Fracking

Fracking Nova Scotia – protect our lakes & waterways

“Earth provides enough for every man’s need, but not every man’s greed.” – OccupyWallStreet sign

Protect Lake Ainsley, Nova Scotia from fracking

PetroWorth Resources, an Ontario-based company, has approval to drill an exploratory oil/gas well at MacIsaac Point, West Lake Ainslie, Cape Breton, 600 metres from the shoreline and 75 metres from a dwelling.

If this well is allowed, we feel it will set a precedent. Nowhere in Nova Scotia will be safe from oil/gas exploration.

Some of the risks associated with oil and natural gas drilling at Lake Ainslie:

  • Noise & light pollution:
    Rigs and trucks run 24 hours/day, seven days a week.
  • Water contamination:
    Potential use of millions of gallons of fresh local water which gets contaminated and stored on site until disposal.
  • Toxic chemicals and waste:
    Storage of toxic chemicals and waste on site, among them cancer-causing agents as well as nerve and hormone disruptors which are harmful to human, animal and plant life.
  • Potential drinking waster contamination:
    There are documented cases of water aquifers and water wells being contaminated by this industry’s poor drilling practices, faulty well shaft casings or fracking.
  • Accidents & spills:
    The proposed rig would be less than 2,000 feet from the lakeshore and about 400 feet from a stream that empties into a lake. This could be catastrophic to the lake and greater Margaree River system. The recreational fishery would also be at risk.
  • Air pollution:
    Methane flares and truck exhaust will introduce a higher level of air pollution to the area. Truck traffic associated with this development will cause significant damage to the West Lake Ainslie Road. There are currently no plans to repair the expected damage to roads and bridges.
British Columbia’s pursuit of shale gas

Canadian Centre for Policy Alternatives released a new report by Ben Parfitt of the BC office on November 9, 2011:¬†Fracking Up Our Water, Hydro Power and Climate: BC’s reckless pursuit of shale gas.

Download the 55-page report.

Industry and government promote natural gas as a “green” alternative to conventional fossil fuels that will bring much-needed jobs and revenue to BC. but this study reaches the opposite conclusion. Green resources in high volume – water and hydroelectricity – will be required to produce more and more dirty energy, in the form of a greenhouse gas emitting fuel. Consider the following excerpted from the executive summary:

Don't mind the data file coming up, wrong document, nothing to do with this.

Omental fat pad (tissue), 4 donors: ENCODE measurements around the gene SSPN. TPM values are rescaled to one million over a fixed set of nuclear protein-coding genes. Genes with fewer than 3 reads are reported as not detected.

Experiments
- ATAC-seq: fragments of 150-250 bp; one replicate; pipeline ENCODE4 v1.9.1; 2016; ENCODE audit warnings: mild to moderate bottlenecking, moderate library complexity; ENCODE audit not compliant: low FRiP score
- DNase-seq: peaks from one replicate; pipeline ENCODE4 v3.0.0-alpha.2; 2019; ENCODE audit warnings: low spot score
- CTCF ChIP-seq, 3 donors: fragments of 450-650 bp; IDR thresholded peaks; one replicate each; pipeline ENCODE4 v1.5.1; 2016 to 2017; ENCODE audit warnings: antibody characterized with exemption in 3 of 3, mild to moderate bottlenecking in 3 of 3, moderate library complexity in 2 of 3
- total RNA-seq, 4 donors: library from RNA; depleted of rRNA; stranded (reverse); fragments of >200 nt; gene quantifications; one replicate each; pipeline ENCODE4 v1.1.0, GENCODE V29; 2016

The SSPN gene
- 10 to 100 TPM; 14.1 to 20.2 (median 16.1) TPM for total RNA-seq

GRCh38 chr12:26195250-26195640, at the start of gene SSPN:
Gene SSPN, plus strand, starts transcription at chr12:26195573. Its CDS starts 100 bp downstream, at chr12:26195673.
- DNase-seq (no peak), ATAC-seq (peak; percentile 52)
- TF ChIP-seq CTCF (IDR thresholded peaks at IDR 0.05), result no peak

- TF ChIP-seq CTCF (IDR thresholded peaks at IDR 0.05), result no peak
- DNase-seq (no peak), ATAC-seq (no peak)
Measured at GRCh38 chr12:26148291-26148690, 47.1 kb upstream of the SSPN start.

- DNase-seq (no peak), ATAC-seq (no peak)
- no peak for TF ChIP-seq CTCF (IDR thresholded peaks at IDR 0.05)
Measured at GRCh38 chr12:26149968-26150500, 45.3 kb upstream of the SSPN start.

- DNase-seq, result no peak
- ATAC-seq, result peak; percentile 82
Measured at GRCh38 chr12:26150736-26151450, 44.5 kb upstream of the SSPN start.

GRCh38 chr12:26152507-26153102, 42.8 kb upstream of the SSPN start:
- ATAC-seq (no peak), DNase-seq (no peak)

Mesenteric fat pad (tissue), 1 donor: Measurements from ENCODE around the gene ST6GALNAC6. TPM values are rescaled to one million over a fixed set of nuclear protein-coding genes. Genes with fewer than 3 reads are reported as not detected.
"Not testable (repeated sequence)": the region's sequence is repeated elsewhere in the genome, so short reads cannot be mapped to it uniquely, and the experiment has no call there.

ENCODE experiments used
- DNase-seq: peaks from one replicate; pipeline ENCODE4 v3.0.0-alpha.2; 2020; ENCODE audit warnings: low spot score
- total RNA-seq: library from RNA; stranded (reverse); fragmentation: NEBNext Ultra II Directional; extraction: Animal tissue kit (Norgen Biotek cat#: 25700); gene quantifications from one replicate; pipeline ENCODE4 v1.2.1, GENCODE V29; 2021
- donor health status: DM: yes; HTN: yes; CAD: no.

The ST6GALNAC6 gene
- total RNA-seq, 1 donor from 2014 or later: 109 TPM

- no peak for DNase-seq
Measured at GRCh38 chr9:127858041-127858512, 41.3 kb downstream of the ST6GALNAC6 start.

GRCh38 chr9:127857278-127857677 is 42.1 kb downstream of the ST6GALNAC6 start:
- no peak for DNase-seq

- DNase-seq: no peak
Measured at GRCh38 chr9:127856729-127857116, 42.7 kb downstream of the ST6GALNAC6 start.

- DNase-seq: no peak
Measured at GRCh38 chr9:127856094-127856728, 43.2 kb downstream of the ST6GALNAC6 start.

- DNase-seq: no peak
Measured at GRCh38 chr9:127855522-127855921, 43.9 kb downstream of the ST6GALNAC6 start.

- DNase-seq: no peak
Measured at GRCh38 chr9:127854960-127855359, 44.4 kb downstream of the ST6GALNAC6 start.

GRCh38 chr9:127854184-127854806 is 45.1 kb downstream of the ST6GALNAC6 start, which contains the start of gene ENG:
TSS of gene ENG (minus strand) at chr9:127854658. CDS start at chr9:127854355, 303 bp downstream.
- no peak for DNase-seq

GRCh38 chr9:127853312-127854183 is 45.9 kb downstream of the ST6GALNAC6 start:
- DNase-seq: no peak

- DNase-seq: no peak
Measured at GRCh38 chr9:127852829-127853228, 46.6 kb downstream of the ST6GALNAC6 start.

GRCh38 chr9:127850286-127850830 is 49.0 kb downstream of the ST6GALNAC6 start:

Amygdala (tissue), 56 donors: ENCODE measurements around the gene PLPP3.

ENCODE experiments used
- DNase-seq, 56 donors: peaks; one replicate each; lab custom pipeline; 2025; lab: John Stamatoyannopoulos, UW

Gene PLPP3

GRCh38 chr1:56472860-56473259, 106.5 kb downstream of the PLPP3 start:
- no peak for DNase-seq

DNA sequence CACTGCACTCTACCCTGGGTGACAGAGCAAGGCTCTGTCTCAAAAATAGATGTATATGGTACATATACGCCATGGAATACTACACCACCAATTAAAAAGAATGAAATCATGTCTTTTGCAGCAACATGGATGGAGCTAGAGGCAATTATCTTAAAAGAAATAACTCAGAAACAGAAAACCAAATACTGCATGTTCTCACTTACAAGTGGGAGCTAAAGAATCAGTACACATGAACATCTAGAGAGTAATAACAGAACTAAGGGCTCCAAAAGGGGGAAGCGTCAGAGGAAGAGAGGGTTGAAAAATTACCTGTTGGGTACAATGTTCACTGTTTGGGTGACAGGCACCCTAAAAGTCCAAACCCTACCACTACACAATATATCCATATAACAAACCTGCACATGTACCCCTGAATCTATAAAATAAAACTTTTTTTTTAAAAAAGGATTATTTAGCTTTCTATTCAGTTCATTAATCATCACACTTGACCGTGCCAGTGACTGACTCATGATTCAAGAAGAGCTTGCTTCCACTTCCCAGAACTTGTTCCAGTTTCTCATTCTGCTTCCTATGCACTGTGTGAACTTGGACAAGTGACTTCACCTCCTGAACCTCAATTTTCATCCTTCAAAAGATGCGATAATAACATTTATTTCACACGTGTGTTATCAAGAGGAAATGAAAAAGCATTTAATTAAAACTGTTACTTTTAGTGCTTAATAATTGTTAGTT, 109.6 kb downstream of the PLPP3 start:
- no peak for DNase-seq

• Greenhouse gases associated with the production of bc shale gas are poised to double by 2020, meaning that every other sector in the provincial economy would have to cut their emissions by half for BC to meet its gHg emissions reduction targets.
  • A recent BC Hydro assessment concluded that accommodating the projected power needs of BC’s shale gas sector would require two to three times the power produced at the proposed site C dam on the Peace River.
  • Shale gas industry records are being set for water usage and fracking at individual well pads in northeast BC, with up to 600 Olympic swimming pools worth of water used at some sites. Thousands of such sites could be developed in the decades ahead, in regions of the province where little meaningful data on water resources exists.
  • Members of the general public and First Nations in whose territories shale gas projects occur are effectively out of the loop when it comes to being meaningfully consulted.
  • BC is encouraging shale gas industry expansion through subsidies which accelerate environmental degradation while simultaneously failing to capture maximum economic value from the resource – due to a glut of gas in North America and prevailing low prices.
  • Regulation of industry activities, including controversial water withdrawals, is now largely in the hands of BC’s oil and gas commission, whose primary mandate is to facilitate energy industry expansion, not to protect the environment.

Fracking links:

The Nova Scotia Shale Gas and Fracking update Newsletter
January 2012 – highlights:
  • Truro Shale Gas Conference: “Protecting Our Communities”
  • January rallies in Halifax, and the Causeway Rotary
  • Heading to court over Lake Ainslie drilling
  • US Doctors call for Fracking Moratorium
  • Earthquakes linked to fracking waste disposal wells
  • US EPA: Fracking linked to tainted water
  • “Good as new?”
  • Click for newsletter